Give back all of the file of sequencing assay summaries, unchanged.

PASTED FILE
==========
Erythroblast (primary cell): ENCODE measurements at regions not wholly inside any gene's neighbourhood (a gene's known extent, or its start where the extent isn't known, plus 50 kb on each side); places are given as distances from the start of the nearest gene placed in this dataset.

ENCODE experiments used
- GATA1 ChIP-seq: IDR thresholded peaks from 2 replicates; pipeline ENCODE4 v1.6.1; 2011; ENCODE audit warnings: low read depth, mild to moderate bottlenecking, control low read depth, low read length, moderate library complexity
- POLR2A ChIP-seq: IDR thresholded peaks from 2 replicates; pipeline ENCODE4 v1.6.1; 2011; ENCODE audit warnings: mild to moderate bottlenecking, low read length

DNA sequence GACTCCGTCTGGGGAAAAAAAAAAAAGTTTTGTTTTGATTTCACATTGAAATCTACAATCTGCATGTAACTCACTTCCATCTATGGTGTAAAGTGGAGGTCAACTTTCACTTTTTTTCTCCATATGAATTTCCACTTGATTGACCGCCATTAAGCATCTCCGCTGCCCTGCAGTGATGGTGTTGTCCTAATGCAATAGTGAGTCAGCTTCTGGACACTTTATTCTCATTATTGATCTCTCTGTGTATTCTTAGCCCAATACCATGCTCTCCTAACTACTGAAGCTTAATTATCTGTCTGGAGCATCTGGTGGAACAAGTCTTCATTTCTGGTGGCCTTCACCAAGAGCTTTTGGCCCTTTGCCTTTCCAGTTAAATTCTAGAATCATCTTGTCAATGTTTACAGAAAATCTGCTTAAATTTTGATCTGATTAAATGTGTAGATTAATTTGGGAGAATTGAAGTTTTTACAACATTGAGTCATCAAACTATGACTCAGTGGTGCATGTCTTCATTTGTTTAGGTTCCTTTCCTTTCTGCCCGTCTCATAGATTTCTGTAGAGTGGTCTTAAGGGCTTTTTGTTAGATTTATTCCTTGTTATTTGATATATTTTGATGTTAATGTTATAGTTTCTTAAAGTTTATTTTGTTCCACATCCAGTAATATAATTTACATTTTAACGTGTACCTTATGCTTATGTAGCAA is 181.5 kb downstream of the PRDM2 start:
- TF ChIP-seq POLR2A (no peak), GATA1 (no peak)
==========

Erythroblast (primary cell): ENCODE measurements at regions not wholly inside any gene's neighbourhood (a gene's known extent, or its start where the extent isn't known, plus 50 kb on each side); places are given as distances from the start of the nearest gene placed in this dataset.

ENCODE experiments used
- GATA1 ChIP-seq: IDR thresholded peaks from 2 replicates; pipeline ENCODE4 v1.6.1; 2011; ENCODE audit warnings: low read depth, mild to moderate bottlenecking, control low read depth, low read length, moderate library complexity
- POLR2A ChIP-seq: IDR thresholded peaks from 2 replicates; pipeline ENCODE4 v1.6.1; 2011; ENCODE audit warnings: mild to moderate bottlenecking, low read length

DNA sequence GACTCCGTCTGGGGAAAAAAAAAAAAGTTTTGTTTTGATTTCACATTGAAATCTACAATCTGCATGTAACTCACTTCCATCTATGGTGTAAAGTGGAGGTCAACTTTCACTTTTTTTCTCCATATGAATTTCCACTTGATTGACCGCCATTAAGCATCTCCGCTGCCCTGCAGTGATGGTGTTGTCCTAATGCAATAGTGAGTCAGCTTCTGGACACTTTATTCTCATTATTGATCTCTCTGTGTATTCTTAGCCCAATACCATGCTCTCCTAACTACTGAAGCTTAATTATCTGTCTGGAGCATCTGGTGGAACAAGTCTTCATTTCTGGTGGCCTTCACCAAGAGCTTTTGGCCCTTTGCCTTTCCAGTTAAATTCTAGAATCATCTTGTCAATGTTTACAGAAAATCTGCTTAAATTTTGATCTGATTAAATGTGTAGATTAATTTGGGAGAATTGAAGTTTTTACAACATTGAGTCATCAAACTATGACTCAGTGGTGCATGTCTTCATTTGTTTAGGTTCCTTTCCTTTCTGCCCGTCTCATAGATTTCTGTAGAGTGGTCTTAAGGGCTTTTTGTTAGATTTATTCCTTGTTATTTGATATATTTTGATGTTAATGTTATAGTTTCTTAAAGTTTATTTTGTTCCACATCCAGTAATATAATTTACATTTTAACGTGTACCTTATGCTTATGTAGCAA is 181.5 kb downstream of the PRDM2 start:
- TF ChIP-seq POLR2A (no peak), GATA1 (no peak)